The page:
Sunday, January 30, 2011

Lord Turner: banks face more rules and regulation - Telegraph

Lord Turner: banks face more rules and regulation - Telegraph

Adair

I hope you will not be too disappointed to hear that I don't agree with you. All the 'rules and regulations' in the world are no substitute for effective supervision, an inate ability to spot 'trends' and the gumption to move quickly instead of ending up with the usual 'point, fine, ban' after the event regulation we have had to endure for two decades.

The UK has not been served well by the regulatory musical chairs, time for new blood and a regulator which is not influenced by politics.

Monday, January 24, 2011

Banks challenge PPI reclaiming in High Court

Banks challenge PPI reclaiming in High Court

Where have the banks been all these years, retrospection is what this compensation machine is all about. However I can't see how what they did was acceptable at any time in history.

Sunday, January 23, 2011

Was Barclays mis-selling? It's hardly a million dollar question - Telegraph

Was Barclays mis-selling? It's hardly a million dollar question - Telegraph


Hi Paul

The only thing wrong with this piece is the title, it uses the word 'was'.

One more point, this isn't the exclusive preserve of Barclays is it?

Oh, a few more points, this wouldn't have happened if:

1. The FSA hadn't brought in 'depolaristation'
2. The FSA had more than six people supervising the bank.
3. The government at the time hadn't put pressure on the regulators to let the banks regulate themselves.
4. The FSA had been more proactive with regard to 'provider influence'.
5. Barclays had a decent 'risk consultant', me for example.

The rest is history, or is it?

I have a few cases here which could make headlines soon.

Thursday, January 20, 2011

Judicial review is a symbol of discontent | Opinion | Money Marketing

Judicial review is a symbol of discontent | Opinion | Money Marketing

This has become your prison, and theirs.

As in all prisons the inmates sometimes attempt to escape, is it morally acceptable so see the innocent ones try to be free of persecution and fail? Is it fair to give them a good kicking because 'we told you so', hindsight is a wonderful thing but it is the preserve of the regulators so stop whining and make sure the next incarnation of the regulator is fair and reasonable right down to the bone.

Who do you want to do that job this time around? The same old same old?

Tuesday, January 18, 2011

The FSA's flawed argument | Opinion | Money Marketing

The FSA's flawed argument | Opinion | Money Marketing

From where I sit regulation as we know it looks like what would happen to Teddy if a child found a big box of elastoplast. Rulebooks cobbled together, rules added, deleted or amended at will when they don't work.

More and more rules are no substitute for effective supervision, an ability to spot 'trends' and the will to move quickly. Isn't that what regulation is all about? All we have is a compensation machine picking up the pieces after the houses of cards fall apart. A compensation scheme which encourages consumers to take risks they wouldn't normally consider, it has got so bad, or mad, that the FSCS is now advertising on MTV...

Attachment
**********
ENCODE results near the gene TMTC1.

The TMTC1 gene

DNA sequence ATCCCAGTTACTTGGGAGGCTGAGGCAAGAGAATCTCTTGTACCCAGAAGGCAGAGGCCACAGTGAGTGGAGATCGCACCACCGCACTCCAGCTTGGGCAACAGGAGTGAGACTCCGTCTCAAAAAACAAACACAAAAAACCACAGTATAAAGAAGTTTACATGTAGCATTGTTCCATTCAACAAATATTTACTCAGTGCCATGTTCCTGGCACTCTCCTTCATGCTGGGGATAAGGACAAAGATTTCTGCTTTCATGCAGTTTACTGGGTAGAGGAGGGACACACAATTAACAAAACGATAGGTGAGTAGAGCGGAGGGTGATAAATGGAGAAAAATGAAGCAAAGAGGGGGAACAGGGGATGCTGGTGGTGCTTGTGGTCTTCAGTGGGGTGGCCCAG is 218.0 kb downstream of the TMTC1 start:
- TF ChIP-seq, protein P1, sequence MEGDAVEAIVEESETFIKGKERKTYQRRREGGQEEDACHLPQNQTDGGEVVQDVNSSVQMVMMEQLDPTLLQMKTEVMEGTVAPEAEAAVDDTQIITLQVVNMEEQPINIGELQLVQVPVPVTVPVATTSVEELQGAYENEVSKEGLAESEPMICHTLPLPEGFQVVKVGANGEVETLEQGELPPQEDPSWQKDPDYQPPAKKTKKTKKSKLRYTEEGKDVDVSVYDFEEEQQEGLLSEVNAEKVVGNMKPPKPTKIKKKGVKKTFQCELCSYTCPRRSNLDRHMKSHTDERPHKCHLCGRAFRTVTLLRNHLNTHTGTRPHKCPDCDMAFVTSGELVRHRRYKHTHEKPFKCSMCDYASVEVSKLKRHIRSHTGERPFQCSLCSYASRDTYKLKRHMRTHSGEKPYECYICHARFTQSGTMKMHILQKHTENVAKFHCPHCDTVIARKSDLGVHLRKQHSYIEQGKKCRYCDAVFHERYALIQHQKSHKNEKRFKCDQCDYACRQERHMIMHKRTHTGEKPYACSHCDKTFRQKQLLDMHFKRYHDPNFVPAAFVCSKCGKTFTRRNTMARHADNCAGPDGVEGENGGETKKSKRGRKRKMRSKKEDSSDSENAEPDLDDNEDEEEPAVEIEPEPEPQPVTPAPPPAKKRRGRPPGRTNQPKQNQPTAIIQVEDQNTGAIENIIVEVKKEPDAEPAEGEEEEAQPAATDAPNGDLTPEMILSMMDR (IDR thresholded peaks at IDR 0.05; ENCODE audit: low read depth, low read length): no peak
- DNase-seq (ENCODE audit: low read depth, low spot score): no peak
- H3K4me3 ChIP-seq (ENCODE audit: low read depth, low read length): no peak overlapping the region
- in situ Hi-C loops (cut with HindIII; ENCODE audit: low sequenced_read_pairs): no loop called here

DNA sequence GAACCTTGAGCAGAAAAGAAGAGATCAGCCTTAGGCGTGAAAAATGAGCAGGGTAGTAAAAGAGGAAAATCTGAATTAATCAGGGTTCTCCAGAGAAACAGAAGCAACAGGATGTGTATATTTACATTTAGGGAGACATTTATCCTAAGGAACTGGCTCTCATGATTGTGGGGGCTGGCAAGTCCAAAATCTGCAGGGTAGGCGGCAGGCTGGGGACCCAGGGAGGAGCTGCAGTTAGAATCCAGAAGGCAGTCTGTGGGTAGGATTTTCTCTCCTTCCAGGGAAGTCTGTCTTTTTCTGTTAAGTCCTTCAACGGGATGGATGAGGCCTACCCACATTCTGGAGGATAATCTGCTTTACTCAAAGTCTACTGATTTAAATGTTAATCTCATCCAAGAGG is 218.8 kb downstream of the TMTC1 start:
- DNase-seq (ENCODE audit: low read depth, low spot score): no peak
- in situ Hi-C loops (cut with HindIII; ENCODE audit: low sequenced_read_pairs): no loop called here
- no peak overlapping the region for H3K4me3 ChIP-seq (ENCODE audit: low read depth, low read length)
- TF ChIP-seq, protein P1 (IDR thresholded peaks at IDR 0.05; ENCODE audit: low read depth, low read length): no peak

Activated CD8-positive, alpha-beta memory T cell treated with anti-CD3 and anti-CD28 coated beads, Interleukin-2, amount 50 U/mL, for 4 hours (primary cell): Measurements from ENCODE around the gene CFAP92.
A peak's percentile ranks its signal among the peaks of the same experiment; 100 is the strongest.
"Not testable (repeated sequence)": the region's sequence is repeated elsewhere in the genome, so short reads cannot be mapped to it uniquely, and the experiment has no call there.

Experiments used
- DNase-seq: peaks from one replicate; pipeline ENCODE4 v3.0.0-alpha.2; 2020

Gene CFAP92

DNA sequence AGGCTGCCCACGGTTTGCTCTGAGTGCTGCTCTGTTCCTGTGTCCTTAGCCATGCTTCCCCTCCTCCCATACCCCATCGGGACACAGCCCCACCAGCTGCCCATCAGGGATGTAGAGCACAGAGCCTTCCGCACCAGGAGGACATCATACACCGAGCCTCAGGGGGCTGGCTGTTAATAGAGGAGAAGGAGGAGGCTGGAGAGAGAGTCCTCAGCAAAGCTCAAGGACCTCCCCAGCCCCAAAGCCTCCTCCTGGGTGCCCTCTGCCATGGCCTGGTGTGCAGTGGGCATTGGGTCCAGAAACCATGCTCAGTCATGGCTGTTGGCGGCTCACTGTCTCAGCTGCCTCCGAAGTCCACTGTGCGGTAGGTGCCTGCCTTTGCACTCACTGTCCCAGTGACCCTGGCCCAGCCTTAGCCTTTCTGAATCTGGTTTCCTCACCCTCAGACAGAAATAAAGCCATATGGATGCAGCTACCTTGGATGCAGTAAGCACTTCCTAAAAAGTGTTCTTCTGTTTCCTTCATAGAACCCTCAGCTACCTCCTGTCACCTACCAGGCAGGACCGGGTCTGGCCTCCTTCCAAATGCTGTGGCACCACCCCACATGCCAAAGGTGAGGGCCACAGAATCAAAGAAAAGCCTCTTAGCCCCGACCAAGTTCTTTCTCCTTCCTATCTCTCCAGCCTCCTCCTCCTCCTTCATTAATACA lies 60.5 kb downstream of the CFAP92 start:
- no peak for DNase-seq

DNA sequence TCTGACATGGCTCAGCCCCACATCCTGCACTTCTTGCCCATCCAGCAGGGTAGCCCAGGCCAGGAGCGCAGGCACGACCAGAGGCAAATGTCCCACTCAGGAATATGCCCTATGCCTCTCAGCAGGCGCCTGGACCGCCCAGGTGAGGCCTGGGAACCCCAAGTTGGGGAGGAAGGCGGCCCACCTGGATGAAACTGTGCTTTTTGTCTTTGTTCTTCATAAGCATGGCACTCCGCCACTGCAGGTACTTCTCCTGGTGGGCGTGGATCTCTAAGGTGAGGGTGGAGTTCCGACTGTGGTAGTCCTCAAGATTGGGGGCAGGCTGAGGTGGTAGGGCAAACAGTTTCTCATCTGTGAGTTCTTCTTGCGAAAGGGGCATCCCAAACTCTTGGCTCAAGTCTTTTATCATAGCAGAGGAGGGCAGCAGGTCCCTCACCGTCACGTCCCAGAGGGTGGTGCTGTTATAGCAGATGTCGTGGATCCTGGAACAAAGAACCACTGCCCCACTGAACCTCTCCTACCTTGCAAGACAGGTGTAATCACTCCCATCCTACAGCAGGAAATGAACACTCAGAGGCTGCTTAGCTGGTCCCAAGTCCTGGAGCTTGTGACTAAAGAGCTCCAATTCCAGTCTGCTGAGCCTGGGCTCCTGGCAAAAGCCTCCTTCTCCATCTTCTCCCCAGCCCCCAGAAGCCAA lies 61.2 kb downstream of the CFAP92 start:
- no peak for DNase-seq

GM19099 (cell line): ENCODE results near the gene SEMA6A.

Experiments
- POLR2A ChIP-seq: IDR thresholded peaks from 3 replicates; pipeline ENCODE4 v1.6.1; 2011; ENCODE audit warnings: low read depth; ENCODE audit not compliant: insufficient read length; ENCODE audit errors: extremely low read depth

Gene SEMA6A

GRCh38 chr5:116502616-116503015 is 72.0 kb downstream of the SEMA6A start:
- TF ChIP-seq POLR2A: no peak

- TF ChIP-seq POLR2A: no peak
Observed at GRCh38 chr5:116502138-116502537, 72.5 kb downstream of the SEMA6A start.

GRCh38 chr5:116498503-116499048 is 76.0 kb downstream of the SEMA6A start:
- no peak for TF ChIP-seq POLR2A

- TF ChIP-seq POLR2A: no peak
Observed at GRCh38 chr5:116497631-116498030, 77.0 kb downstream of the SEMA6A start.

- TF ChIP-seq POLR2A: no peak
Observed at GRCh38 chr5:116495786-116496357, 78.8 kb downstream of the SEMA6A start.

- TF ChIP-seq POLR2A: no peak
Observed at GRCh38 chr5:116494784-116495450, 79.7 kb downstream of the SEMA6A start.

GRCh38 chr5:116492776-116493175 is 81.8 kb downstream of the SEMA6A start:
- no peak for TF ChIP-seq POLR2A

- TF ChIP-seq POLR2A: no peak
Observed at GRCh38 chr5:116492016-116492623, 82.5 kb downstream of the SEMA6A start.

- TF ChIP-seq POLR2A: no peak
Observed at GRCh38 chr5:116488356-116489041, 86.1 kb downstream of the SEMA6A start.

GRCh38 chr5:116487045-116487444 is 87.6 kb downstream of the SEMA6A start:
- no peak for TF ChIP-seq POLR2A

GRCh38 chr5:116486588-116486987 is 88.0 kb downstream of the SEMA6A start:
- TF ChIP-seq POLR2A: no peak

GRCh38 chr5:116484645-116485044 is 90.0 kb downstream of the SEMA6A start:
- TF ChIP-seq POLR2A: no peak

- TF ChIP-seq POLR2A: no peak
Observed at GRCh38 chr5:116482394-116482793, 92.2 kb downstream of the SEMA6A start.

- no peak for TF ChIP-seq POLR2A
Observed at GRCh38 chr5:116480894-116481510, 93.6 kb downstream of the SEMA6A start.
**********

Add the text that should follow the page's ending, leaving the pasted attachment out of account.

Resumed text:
Tuesday, January 11, 2011

FSA's RDR data built on hills of sand | Opinion | Money Marketing

FSA's RDR data built on hills of sand Opinion Money Marketing


If you poke a snake it strikes back. What we are dealing with here is the leftovers of the New Labour administration which didn't take kindly to the converyor belt of criticism and their answer was to eradicate the source which was the likes of myself and before that Garry Heath. For my sins I now look at things dispassionately, not as a regulator, not as the regulated and not as a consumer but as an observer and the view from here is quite stunning at times. The FSA is about to be split in two, that may be a good thing if the CPMA is a much better supervisor and pots 'trends'.

I can see where the FSA (via HMT policymakers) was coming from with the RDR, albeit in part, but making more and more rules is not the solution to problems caused by ineffective supervision.

Friday, January 7, 2011

Sants tells MPs that misselling costs the public £600m a year | News | Money Marketing

Sants tells MPs that misselling costs the public £600m a year | News | Money Marketing

I doubt that anyone knows how much damage is caused by lousy advice, just before Xmas a widow came to me with a horrendous tale, in less than a year she had lost £380,000 from what was supposed to keep her and the children in the manner to which they had become accustomed until her GP husband passed away at a young age.

If the FSA had been on the ball this might not have happened and to make matters worse the firm is still being allowed to trade! The people running this firm are highly qualified crooks.

Most of what the FSA is using as evidence in support of the RDR might have been avoidable had the regulators been able to spot the 'trends' created by changes in legislation such as 'break free from those chains of your occupational pension scheme', this is where the supervision by the regulators has been absolutely abysmal, the damage caused to the UK is all down to a lack of vision and coordination. The rest is history but we are still paying for it and so will our children and their children.